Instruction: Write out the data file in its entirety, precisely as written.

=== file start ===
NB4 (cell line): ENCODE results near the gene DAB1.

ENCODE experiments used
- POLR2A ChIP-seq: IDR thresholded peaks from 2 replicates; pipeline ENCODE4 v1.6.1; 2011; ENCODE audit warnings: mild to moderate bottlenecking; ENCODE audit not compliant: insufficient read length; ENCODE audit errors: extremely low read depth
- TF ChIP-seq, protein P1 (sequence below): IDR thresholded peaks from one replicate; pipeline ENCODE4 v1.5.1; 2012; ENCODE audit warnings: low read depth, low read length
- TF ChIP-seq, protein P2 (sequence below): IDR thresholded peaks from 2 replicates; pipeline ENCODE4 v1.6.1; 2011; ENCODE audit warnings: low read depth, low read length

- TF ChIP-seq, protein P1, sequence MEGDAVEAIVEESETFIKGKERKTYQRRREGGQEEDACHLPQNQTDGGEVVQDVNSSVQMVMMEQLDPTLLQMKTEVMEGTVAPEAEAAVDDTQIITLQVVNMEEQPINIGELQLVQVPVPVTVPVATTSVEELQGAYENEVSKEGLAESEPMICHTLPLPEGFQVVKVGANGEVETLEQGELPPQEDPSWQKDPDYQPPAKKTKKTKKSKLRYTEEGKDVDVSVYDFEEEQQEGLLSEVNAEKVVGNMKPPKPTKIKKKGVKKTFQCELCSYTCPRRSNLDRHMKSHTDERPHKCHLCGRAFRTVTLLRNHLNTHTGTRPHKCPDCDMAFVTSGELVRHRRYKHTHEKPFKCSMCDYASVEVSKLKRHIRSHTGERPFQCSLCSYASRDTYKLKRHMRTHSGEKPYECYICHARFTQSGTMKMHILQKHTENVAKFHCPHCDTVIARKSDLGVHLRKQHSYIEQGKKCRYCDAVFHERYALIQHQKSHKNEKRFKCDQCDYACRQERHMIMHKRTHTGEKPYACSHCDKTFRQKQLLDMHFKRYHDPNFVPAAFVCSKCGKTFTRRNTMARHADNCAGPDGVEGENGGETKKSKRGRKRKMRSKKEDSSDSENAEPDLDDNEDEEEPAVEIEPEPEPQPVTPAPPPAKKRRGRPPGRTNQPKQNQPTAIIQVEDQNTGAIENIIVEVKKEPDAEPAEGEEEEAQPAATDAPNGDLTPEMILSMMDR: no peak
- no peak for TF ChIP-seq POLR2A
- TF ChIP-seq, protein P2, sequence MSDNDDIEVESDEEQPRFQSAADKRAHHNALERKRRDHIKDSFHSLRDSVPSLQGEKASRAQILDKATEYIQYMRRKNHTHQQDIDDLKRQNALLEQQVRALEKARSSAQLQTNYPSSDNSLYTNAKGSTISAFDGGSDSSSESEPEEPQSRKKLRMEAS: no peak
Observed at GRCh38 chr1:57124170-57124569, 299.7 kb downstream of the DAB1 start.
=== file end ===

NB4 (cell line): ENCODE results near the gene DAB1.

ENCODE experiments used
- POLR2A ChIP-seq: IDR thresholded peaks from 2 replicates; pipeline ENCODE4 v1.6.1; 2011; ENCODE audit warnings: mild to moderate bottlenecking; ENCODE audit not compliant: insufficient read length; ENCODE audit errors: extremely low read depth
- TF ChIP-seq, protein P1 (sequence below): IDR thresholded peaks from one replicate; pipeline ENCODE4 v1.5.1; 2012; ENCODE audit warnings: low read depth, low read length
- TF ChIP-seq, protein P2 (sequence below): IDR thresholded peaks from 2 replicates; pipeline ENCODE4 v1.6.1; 2011; ENCODE audit warnings: low read depth, low read length

- TF ChIP-seq, protein P1, sequence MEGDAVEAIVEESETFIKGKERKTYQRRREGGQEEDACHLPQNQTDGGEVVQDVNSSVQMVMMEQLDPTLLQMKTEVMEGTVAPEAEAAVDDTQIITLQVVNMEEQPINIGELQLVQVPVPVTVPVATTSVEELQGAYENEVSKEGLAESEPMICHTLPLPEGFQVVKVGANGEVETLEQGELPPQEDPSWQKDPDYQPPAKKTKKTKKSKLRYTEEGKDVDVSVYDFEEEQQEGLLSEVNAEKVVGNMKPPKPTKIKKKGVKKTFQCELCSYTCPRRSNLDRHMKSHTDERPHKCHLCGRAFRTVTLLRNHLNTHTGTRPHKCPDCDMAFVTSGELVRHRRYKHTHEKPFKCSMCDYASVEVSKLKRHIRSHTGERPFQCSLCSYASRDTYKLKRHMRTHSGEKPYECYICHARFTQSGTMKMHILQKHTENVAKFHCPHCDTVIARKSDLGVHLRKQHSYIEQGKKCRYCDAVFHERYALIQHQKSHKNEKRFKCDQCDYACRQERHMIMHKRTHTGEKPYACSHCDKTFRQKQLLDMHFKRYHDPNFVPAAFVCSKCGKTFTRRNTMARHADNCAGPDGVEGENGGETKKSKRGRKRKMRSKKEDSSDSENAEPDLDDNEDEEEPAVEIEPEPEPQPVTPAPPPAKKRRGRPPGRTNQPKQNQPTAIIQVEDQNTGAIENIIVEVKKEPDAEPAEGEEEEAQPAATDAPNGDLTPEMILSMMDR: no peak
- no peak for TF ChIP-seq POLR2A
- TF ChIP-seq, protein P2, sequence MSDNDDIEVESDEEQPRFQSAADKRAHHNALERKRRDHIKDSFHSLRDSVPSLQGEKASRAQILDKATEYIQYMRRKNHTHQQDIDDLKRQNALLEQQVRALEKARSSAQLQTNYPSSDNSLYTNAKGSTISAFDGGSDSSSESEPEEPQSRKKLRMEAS: no peak
Observed at GRCh38 chr1:57124170-57124569, 299.7 kb downstream of the DAB1 start.